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Platform(s): PC, PlayStation 3, Xbox 360
Genre: Action
Publisher: Gamecock Media Group
Developer: Spark Unlimited


PS3 Review - 'Legendary'

by Richard Poskozim on Dec. 5, 2008 @ 6:38 a.m. PST

Legendary tells the story of Charles Deckard, an art thief who is duped into stealing Pandora’s Box. When he opens the box, he releases hordes of beasts thought to be fictional – such as werewolves and gryphons – into an unprepared modern world. A full scale war between man and myth begins, and it is quickly complicated by the actions of powerful secret societies. As the person responsible for releasing this terror, Deckard’s unwittingly become the only person capable of containing it once more and saving civilization from being destroyed by the terrifying creatures of the box.

Genre: First-Person Shooter
Publisher: Gamecock
Developer: Spark Unlimited
Release Date: November 4, 2008

You've been tricked. Thanks to your employer, you've accidentally unleashed into the world a destructive flood of the most spectacular and deadly creatures ever known, and there doesn't seem to be any way to stop it. Now you're stuck in a sea of chaos and fighting to survive while everyone around you is being killed.

It's a strong premise, and one that should have carried Legendary to the heights of epic gameplay. Unfortunately, the inexperienced hands at Spark Unlimited managed to turn what should have been an interesting and engaging first-person shooter experience into a barely competent and choppy mess that only retain a few shreds of dignity.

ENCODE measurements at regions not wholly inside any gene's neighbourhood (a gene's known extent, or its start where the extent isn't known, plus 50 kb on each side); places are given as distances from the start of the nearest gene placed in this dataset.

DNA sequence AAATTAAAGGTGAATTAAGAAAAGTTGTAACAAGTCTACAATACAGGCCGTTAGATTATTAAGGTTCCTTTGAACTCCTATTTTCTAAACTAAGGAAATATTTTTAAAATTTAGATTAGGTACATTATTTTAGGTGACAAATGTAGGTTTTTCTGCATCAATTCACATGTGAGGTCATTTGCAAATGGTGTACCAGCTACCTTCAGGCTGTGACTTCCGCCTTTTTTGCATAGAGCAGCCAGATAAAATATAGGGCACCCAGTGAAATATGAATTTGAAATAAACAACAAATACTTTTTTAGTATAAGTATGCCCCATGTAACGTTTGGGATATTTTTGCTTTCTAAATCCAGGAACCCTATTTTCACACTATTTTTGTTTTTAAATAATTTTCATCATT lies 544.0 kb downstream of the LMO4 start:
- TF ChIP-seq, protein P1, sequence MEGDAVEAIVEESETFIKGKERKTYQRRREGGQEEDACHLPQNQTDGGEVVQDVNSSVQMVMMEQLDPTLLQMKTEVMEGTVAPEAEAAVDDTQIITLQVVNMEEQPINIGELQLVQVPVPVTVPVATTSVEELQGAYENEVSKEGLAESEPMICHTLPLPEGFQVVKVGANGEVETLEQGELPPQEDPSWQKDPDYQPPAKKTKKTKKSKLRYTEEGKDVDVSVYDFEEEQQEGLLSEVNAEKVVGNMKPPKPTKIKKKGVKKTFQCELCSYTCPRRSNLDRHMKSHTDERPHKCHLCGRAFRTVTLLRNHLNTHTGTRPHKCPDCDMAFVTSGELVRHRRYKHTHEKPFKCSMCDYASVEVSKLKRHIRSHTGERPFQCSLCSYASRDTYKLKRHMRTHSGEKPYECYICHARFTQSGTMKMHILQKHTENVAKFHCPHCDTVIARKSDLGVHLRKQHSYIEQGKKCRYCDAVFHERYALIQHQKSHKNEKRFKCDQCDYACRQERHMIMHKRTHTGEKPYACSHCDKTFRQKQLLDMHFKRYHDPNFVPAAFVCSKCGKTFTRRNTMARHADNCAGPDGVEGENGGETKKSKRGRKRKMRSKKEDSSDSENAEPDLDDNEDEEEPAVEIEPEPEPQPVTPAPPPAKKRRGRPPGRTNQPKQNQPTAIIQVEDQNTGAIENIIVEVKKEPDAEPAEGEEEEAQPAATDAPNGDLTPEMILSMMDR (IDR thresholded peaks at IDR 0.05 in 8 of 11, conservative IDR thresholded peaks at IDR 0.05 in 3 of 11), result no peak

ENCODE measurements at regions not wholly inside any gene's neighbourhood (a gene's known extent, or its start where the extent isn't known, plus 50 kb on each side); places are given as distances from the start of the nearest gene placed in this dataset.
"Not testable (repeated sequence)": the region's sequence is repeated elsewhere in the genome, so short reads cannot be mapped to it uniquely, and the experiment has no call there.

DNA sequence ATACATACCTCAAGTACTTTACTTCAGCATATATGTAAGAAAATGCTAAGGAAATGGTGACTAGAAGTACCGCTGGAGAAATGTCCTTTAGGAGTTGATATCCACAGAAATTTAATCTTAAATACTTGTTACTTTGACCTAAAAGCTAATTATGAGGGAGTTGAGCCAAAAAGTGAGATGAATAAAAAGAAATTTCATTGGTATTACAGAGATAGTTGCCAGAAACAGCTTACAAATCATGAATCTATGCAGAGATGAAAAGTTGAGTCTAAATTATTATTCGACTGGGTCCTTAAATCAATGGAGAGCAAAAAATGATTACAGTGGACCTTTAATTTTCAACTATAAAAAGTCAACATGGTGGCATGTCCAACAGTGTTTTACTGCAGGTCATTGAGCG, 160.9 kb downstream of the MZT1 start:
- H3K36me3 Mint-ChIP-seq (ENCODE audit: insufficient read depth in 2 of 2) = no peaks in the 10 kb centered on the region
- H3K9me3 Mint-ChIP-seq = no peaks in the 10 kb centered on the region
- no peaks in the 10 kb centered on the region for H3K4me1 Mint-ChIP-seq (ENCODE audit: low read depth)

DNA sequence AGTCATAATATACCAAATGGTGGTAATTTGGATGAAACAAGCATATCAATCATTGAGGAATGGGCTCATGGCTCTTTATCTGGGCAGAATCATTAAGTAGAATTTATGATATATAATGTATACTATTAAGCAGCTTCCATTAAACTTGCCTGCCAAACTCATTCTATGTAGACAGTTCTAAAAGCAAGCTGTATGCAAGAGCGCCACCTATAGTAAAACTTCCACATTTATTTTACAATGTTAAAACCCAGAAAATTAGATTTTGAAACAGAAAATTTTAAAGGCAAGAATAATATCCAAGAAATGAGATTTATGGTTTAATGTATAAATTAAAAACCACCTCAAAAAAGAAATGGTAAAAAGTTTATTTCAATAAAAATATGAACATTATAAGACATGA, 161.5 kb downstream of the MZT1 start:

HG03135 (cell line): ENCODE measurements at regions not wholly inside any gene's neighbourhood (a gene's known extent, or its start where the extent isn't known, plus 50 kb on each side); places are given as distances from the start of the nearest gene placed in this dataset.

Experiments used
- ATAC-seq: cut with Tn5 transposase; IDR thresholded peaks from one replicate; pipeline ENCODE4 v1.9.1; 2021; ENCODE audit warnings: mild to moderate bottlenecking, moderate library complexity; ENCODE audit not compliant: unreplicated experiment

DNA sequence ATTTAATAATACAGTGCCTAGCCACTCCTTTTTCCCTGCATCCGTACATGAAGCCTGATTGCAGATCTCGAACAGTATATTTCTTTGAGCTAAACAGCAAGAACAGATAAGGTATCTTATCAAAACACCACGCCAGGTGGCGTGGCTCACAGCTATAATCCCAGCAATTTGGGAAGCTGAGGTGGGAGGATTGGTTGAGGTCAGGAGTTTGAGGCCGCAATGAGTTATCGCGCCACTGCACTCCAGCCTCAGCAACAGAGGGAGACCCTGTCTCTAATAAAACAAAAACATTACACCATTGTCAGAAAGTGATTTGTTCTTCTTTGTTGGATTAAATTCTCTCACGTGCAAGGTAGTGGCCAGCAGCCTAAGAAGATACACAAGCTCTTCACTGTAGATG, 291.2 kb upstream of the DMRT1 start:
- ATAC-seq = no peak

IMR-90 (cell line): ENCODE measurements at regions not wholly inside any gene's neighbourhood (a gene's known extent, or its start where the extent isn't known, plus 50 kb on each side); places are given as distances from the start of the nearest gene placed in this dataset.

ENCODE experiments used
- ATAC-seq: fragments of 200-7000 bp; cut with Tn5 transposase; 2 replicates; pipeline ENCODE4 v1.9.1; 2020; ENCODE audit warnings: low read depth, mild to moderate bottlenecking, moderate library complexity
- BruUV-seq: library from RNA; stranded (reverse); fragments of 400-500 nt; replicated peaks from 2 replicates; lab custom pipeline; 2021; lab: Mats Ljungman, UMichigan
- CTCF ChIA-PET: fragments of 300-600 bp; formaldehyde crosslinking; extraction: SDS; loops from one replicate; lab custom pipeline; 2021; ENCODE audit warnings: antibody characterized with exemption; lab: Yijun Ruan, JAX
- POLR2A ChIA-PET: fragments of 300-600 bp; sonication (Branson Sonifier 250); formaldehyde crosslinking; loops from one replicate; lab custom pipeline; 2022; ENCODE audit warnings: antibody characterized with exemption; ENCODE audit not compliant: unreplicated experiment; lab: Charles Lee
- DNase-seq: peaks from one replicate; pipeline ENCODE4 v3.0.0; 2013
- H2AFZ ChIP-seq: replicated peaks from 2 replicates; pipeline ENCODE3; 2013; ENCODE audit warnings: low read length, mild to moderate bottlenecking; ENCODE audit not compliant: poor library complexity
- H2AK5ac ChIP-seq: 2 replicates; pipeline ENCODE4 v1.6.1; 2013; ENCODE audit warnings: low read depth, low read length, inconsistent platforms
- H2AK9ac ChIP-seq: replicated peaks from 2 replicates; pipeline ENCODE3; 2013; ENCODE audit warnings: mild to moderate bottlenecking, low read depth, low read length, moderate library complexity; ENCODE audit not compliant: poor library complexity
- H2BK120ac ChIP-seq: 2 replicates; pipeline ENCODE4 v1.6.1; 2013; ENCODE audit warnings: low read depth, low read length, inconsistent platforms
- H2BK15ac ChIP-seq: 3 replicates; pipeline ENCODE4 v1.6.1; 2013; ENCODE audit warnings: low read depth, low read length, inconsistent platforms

The story of professional art thief Charles Deckard isn't the most brightly plotted or original one, but it's still a really good setup for a game. Who hasn't wanted to face the most deadly lineup of mythical all-stars ever assembled? It's an excuse to pit players against gigantic sea monsters, massive conglomerations of rock and steel called golems, and legions of deadly and frighteningly quick gryphons. It's an intimidating bestiary for one man to take on, but thanks to the rather sloppy handling of the action and enemy AI, it winds up being only occasionally thrilling, and mostly … well, boring.

If the concept is Legendary's biggest strength, its biggest weakness is definitely the presentation. Instead of dedicating the story to a strict first-person narrative, Deckard is given almost no voice, and it's all told in the third-person by his British accomplice, Vivian Kane, who is just as helplessly caught up in the mess as he is. She's the real driving force of the story, and she's responsible for setting up your allies and getting you from location to location. She's pretty lifeless, and it was a huge mistake to have her explain all of the intervening action rather than witnessing it firsthand. To make matters worse, all of the cut scenes and slideshows are inexplicably laggy and choppy, even after a 4.5GB mandatory install to the PS3's hard drive. It's baffling and inexcusable for a slideshow to be choppy, but it's kind of astounding that they managed to let such an obvious error leave the dev studio, no matter how inexperienced they may be.